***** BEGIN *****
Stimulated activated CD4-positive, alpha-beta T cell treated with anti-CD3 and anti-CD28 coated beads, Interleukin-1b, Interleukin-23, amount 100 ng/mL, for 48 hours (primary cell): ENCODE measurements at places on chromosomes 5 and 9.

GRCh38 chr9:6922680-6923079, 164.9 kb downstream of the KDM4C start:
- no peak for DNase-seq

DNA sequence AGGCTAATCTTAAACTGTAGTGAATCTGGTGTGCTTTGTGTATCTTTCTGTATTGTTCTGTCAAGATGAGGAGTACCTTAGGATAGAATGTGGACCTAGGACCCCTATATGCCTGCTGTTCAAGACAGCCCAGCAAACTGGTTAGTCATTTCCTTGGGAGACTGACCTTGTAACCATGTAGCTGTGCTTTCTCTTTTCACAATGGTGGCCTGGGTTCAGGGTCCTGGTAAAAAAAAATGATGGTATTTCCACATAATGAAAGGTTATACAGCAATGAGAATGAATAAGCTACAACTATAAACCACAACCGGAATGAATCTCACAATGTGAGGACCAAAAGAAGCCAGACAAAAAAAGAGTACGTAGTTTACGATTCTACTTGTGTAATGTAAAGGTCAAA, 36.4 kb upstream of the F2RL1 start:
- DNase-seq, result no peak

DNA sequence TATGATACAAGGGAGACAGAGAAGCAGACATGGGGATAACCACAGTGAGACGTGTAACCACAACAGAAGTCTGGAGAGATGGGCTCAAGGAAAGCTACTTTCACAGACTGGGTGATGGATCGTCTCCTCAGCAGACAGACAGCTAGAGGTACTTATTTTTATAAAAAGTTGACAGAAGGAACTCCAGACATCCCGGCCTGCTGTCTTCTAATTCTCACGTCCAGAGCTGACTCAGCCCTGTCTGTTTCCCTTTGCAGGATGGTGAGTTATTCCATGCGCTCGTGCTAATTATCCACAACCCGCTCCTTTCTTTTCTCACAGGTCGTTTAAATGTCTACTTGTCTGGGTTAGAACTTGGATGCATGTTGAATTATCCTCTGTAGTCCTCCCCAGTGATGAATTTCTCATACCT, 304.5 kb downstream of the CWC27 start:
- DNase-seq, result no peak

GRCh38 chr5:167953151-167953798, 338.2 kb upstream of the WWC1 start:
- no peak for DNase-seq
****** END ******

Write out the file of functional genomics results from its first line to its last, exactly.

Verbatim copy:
Stimulated activated CD4-positive, alpha-beta T cell treated with anti-CD3 and anti-CD28 coated beads, Interleukin-1b, Interleukin-23, amount 100 ng/mL, for 48 hours (primary cell): ENCODE measurements at places on chromosomes 5 and 9.

GRCh38 chr9:6922680-6923079, 164.9 kb downstream of the KDM4C start:
- no peak for DNase-seq

DNA sequence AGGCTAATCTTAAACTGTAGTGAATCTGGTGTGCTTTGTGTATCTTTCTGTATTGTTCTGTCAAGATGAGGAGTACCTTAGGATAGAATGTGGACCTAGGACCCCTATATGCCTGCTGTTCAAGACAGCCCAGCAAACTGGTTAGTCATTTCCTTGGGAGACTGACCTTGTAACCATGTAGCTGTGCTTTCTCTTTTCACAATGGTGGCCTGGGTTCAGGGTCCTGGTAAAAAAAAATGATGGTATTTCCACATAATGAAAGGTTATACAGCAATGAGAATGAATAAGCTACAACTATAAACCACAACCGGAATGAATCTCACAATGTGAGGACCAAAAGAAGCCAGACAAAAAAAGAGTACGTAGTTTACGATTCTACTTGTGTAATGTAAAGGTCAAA, 36.4 kb upstream of the F2RL1 start:
- DNase-seq, result no peak

DNA sequence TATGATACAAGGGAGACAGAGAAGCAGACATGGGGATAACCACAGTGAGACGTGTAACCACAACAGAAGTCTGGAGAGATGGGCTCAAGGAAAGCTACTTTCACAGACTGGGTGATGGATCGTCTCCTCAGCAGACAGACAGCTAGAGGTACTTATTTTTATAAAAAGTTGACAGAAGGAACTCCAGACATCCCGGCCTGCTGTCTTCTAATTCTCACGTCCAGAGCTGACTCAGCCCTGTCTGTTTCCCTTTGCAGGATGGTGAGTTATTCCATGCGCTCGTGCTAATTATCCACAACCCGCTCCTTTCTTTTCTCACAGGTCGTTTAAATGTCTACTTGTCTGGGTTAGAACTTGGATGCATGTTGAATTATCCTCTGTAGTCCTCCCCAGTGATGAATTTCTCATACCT, 304.5 kb downstream of the CWC27 start:
- DNase-seq, result no peak

GRCh38 chr5:167953151-167953798, 338.2 kb upstream of the WWC1 start:
- no peak for DNase-seq